The MathWorks recently announced that its Simulink Verification and Validation software automatically evaluates and verifies system models for compliance with DO-178B and IEC-61508 standards and MAAB modeling guidelines, which have been extensively adopted by international aerospace, automotive, and industrial equipment markets, among others. The new model-checking features for these important safety-critical standards extend the existing support available within Simulink Verification and Validation for customer-developed modeling guidelines.
CoFluent Design recently introduced version 2.2 of CoFluent Studio, which provides advanced capabilities for modeling wireless, telecommunications and networking systems. CoFluent Studio offers the ability to model a large number of simultaneous communications, such as numerous terminals connected to a network of bases stations, with the multiple instantiation of a unique model. Version 2.2 adds new modeling capabilities for dynamically managing functions. Management primitives include start, stop, suspend and resume of functions.
Dynamic function management enables modeling multiple use-cases that can be dynamically activated and stopped according to different scenarios. This corresponds to the evolution of mobile terminals and multimedia devices towards multiple dynamic functions and reconfigurable applications and platforms. Dynamic function management is necessary to efficiently and effectively represent dynamic thread management behavior, commonly found in electronic systems. It is especially adapted to model and simulate the lifecycle of threads and processes that are dynamically created and stopped in embedded real-time software applications.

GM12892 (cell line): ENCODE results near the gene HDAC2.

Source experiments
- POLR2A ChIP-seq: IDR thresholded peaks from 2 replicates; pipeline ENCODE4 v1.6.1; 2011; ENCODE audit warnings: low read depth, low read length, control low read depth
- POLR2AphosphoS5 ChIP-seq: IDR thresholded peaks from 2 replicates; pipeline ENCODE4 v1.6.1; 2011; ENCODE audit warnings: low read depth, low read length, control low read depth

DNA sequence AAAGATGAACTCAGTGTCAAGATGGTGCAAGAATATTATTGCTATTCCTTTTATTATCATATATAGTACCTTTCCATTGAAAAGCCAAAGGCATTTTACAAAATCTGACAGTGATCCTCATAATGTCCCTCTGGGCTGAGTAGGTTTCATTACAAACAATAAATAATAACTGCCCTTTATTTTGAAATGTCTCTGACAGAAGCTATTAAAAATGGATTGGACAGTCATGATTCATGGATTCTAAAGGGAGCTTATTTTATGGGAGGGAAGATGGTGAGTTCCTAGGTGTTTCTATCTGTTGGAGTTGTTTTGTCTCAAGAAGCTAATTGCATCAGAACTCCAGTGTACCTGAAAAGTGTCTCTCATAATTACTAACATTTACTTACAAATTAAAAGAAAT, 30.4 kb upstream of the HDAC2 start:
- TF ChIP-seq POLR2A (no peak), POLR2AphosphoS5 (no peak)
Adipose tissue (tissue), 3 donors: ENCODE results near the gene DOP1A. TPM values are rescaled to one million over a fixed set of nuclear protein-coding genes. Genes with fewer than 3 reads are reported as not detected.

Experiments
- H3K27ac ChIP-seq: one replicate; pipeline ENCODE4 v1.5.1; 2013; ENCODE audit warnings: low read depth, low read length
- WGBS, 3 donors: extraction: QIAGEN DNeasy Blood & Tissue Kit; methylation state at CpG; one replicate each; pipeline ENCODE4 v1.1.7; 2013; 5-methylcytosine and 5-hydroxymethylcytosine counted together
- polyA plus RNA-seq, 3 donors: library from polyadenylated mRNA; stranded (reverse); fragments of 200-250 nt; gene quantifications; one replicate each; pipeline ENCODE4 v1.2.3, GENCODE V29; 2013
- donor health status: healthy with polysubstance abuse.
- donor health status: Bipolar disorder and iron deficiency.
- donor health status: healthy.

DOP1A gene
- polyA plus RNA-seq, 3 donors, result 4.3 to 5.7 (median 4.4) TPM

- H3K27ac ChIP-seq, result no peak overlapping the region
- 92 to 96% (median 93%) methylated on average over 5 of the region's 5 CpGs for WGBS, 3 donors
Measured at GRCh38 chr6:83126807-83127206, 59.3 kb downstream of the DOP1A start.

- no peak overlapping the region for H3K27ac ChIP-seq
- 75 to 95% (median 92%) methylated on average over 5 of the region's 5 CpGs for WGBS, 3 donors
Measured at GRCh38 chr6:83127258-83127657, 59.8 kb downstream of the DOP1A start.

More info: CoFluent Design
LabVIEW 8.5 Control Design and Simulation Module, from National Instruments (Nasdaq:NATI), is an extension of the LabVIEW graphical system design platform that helps engineers and scientists analyze open-loop model behavior, design closed-loop controllers, simulate systems and create real-time implementations. The latest version of the module introduces new design features such as analytical proportional integral derivative (PID) for improving system closed-loop stability and model predictive control to multivariable systems. The LabVIEW Control Design and Simulation Module also offers expanded support of LabVIEW MathScript with the addition of 18 new .m file functions to simplify such tasks as creating models, defining how models are connected and analyzing system stability.